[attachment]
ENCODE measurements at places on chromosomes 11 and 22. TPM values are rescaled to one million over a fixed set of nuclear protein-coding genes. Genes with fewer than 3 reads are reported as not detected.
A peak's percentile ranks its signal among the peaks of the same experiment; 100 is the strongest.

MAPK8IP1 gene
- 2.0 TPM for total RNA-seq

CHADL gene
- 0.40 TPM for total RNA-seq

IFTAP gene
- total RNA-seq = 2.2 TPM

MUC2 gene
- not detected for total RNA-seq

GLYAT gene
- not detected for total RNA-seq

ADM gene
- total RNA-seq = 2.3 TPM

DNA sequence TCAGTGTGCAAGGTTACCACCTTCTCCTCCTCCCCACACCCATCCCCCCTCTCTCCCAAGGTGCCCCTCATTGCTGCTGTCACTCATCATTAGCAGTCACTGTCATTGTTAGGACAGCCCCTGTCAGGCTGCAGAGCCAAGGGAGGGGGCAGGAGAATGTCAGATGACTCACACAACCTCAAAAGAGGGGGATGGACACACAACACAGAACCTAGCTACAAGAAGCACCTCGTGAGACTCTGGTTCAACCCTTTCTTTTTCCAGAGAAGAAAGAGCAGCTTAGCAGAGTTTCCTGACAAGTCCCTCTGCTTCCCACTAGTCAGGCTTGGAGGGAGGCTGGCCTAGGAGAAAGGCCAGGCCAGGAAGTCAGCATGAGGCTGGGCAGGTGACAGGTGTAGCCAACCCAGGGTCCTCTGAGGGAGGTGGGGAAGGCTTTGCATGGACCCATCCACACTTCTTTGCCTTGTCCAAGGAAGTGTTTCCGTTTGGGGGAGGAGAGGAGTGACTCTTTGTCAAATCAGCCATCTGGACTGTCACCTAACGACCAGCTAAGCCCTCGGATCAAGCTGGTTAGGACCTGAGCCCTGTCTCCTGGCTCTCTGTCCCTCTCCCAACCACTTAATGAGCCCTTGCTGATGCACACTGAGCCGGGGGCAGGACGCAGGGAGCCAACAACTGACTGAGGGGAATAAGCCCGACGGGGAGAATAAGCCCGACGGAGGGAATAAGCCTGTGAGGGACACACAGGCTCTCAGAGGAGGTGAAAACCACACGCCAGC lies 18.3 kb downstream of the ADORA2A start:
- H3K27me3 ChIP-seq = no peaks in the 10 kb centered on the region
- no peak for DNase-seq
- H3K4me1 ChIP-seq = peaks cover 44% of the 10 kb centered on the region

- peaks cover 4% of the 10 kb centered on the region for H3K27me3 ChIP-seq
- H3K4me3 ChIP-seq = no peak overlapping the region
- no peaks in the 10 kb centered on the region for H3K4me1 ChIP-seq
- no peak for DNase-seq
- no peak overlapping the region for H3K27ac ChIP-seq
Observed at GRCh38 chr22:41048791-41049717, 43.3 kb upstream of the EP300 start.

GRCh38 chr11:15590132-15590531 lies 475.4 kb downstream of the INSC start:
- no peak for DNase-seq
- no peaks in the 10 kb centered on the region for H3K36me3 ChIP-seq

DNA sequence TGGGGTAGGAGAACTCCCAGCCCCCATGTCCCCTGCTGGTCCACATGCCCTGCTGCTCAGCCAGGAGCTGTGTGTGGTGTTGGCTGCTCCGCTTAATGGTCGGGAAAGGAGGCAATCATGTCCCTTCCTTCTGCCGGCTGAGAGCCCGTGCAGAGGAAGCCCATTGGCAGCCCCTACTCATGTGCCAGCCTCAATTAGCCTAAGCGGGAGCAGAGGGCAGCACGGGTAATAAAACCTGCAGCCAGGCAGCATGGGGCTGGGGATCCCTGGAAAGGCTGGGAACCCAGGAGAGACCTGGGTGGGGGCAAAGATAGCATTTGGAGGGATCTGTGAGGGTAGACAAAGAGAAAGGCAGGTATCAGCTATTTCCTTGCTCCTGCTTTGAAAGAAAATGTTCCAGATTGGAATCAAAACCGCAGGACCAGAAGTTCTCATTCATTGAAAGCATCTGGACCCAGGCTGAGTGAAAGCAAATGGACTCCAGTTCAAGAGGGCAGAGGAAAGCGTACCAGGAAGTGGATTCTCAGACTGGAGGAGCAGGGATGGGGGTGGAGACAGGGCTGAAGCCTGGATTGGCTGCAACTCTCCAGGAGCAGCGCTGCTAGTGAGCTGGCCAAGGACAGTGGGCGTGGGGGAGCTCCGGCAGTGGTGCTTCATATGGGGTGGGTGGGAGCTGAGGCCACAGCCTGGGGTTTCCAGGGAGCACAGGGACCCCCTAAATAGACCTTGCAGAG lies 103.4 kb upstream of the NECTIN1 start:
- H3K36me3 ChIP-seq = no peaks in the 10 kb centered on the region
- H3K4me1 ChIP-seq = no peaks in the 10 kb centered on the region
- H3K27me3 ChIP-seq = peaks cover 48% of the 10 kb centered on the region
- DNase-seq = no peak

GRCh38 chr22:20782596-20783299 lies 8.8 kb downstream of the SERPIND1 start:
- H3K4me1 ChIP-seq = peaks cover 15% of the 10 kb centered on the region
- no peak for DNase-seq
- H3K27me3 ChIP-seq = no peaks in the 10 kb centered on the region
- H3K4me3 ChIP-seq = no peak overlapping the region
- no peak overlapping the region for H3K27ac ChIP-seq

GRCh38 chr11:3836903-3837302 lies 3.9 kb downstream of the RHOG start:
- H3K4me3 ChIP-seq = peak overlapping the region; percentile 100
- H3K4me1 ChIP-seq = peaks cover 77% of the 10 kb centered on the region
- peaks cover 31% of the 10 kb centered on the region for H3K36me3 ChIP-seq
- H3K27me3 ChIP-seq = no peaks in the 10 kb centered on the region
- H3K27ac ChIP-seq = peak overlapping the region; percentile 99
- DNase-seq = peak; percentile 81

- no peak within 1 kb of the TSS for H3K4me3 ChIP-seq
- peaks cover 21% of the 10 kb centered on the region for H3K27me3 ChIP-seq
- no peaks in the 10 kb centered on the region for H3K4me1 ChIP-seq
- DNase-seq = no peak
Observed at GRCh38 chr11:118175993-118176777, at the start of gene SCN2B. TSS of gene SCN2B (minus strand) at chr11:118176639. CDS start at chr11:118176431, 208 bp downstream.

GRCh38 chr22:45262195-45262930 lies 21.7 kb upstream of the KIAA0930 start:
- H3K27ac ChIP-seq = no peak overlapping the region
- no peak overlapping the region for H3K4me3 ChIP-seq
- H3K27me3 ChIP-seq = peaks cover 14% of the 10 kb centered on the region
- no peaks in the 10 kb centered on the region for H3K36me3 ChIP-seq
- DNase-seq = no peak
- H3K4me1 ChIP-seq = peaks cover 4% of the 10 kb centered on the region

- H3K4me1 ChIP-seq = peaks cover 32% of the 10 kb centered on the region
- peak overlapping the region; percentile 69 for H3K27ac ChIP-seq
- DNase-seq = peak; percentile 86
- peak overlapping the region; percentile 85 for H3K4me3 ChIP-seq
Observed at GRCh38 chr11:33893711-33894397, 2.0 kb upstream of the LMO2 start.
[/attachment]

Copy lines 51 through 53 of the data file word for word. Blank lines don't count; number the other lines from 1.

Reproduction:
GRCh38 chr22:45262195-45262930 lies 21.7 kb upstream of the KIAA0930 start:
- H3K27ac ChIP-seq = no peak overlapping the region
- no peak overlapping the region for H3K4me3 ChIP-seq